Back in the late sixth century BCE, the Greek polymath Pythagoras taught that the great crystalline spheres carrying our moon, the planets, and distant stars constituted a celestial musical harmony. His was perhaps the first conception of the cosmos to envision all things as comprising a “universe,” in the sense of a single coordinated system of being and time. Since then, the idea has continued to fascinate and inspire artists, scientists, philosophers, and politicians alike.
To explore it further, let’s consider your life as composed on such a musical design by using the organic metaphor of a tree as our unifying image.
As it happens, trees also have a long history as archetypes of existence, models in their own way of the universe and our place in it. Basic to any such ancient and perennial image is an understanding that everything is connected, “all is one,” and that our own flourishing as inhabitants of this greater reality is a function of how intentionally we can live our lives in agreement, or in harmony, with the way things truly are.
We will begin our meditation by directing attention “out here,” into the complex of your life and the countless connections, interactions, and reciprocal relations that are together the participatory environment of your existence. This complex, or “complicated whole,” corresponds to the canopy of our great cosmic tree with its diversified articulation of branches and leaves.
Musically, it is where your life participates in – and at times falls out of harmony with – the higher wholeness and complementary unity of being.
In harmony, it is not that you must find your fit in what’s going on, but that in being true to yourself and listening to your life, you are unselfconsciously lifted into the greater chorus of voices.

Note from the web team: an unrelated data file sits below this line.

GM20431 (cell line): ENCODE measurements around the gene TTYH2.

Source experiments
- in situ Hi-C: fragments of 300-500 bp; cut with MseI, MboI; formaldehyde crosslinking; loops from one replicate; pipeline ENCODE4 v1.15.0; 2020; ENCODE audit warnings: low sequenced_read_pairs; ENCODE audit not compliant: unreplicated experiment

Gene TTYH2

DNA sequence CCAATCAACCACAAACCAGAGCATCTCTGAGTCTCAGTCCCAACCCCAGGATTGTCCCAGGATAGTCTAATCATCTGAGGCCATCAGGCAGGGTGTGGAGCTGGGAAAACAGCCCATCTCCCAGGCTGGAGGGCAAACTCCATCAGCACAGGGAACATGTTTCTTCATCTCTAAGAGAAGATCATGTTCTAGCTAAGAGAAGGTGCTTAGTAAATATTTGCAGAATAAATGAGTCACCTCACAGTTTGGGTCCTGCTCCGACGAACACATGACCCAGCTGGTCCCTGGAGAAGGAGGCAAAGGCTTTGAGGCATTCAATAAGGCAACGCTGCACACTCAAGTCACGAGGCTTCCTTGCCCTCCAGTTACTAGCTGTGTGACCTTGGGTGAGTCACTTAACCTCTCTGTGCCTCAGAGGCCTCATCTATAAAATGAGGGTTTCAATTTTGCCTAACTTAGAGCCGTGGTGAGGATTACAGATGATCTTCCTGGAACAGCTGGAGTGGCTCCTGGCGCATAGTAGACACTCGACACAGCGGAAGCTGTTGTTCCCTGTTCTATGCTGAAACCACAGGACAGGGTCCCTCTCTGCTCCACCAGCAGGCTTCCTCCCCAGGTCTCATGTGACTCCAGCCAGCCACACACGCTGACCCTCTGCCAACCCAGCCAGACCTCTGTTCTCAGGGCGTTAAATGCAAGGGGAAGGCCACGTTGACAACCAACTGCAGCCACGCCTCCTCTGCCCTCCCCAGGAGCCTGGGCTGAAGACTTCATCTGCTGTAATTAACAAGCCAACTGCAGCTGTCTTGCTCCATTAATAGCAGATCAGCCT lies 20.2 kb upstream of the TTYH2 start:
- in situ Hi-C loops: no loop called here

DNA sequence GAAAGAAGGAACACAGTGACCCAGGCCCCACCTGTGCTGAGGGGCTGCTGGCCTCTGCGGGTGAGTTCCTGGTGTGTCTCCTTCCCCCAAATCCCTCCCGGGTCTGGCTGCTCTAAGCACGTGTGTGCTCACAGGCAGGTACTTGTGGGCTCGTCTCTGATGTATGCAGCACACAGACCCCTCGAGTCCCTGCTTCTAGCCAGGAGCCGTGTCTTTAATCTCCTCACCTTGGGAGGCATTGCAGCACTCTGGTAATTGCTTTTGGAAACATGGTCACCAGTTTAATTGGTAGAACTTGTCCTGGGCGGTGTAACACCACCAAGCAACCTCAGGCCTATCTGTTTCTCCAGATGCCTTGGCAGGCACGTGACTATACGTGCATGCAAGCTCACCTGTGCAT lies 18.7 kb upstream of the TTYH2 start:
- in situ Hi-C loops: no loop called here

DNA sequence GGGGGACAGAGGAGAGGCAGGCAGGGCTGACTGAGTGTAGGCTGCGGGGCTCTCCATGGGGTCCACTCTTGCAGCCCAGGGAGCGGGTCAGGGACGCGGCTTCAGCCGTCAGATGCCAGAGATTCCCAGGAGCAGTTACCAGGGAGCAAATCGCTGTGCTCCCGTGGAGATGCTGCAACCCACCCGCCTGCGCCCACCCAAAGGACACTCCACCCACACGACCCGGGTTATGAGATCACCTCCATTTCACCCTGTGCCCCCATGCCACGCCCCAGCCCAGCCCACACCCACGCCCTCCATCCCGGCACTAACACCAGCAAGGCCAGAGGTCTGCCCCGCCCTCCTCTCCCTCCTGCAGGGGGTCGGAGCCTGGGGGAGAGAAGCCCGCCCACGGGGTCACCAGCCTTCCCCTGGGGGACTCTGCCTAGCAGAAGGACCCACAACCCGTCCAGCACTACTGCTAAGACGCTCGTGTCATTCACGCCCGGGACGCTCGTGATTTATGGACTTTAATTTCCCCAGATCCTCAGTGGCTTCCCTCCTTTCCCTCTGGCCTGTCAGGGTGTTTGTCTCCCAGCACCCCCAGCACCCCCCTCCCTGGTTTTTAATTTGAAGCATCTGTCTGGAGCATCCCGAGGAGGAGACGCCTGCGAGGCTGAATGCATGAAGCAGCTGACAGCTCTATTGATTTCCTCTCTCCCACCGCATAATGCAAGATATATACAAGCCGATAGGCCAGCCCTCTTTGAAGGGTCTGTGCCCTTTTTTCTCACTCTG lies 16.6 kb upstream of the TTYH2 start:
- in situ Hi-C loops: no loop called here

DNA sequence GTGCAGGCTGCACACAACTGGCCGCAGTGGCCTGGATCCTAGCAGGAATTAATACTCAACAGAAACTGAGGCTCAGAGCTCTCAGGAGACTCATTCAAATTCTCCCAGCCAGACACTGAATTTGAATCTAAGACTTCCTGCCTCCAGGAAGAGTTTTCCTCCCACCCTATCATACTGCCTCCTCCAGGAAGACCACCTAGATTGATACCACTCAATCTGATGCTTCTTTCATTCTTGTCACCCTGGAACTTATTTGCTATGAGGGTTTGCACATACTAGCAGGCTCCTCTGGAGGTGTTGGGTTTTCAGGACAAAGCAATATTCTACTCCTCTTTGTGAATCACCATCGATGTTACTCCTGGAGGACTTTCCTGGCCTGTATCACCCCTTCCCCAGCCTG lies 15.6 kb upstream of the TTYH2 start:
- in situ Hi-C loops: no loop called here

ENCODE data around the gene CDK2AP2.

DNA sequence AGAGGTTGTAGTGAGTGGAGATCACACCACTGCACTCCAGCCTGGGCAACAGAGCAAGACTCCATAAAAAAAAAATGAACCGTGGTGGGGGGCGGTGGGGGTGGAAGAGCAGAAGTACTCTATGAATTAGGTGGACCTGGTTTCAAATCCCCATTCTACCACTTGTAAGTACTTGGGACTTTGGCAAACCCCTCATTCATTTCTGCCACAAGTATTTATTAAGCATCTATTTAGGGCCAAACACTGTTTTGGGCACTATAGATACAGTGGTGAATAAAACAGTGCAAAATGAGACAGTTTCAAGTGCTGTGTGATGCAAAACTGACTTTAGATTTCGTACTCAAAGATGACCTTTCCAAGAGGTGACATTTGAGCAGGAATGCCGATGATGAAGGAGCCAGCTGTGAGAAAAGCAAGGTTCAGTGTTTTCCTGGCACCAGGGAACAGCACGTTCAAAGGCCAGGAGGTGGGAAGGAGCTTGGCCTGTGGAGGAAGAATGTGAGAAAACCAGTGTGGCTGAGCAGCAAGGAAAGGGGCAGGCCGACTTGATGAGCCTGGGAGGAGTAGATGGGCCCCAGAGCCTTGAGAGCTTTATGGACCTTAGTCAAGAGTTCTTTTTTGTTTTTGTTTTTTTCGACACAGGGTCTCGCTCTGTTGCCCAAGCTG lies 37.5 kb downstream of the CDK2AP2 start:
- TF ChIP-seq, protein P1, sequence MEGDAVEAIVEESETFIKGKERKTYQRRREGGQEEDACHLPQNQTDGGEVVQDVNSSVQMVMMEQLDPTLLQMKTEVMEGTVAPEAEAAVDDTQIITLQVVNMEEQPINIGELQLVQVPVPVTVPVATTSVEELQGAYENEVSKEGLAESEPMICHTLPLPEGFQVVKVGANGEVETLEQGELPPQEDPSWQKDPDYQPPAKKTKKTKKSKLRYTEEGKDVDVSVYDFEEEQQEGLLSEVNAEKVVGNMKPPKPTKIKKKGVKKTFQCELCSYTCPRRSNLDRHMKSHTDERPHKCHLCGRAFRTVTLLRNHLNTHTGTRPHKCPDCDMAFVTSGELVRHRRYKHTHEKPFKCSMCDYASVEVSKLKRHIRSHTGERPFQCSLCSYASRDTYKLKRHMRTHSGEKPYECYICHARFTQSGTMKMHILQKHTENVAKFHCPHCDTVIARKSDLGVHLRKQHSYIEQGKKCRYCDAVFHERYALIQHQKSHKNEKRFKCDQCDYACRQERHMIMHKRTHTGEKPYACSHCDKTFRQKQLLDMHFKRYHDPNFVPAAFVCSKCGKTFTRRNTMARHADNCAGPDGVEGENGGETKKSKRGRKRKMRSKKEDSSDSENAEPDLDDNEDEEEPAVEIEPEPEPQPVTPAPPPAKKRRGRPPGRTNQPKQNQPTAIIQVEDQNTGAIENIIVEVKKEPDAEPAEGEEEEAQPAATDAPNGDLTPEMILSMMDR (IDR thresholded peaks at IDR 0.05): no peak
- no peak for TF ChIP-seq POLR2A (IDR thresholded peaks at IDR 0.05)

Your life and life-story invite our descent, deeper into that harmonic structure, following a single branch with its unique phrasing of twigs and leaves. As a formal element in the “music of the spheres,” harmony exists only by the complementary melody lines that lift and support each other, conspiring to create a complicated whole (i.e., a complex) rather than a confused mess (i.e., chaos).
The relational field of your life with the many other human and non-human, living and nonliving melody lines around you is what we identify as the ethical realm. This is where your energy, spirit, agency, and behavior proceed to affect, for good or ill, the larger community in which you participate – whether or not you are ready to acknowledge that fact.
Many people – millions and millions over the course of human history – conduct themselves with very little awareness of how and in what degree their attitudes and actions impact the “commonweal” of everything around them.
The melody of your life and life-story is not something you can fully appreciate, given that you are, in this very moment, still trying to figure it out. To be sure, its shape and character are much easier to discern looking back, than they are to imagine looking ahead. Hard knots are all that remain of broken dreams, lost loves, and gambits that didn’t pay off, making you tougher and a little less flexible in places where life didn’t go the ways you thought, or hoped, it would.
And yet, these too are precious parts of the melody that have shaped you into the person you are today.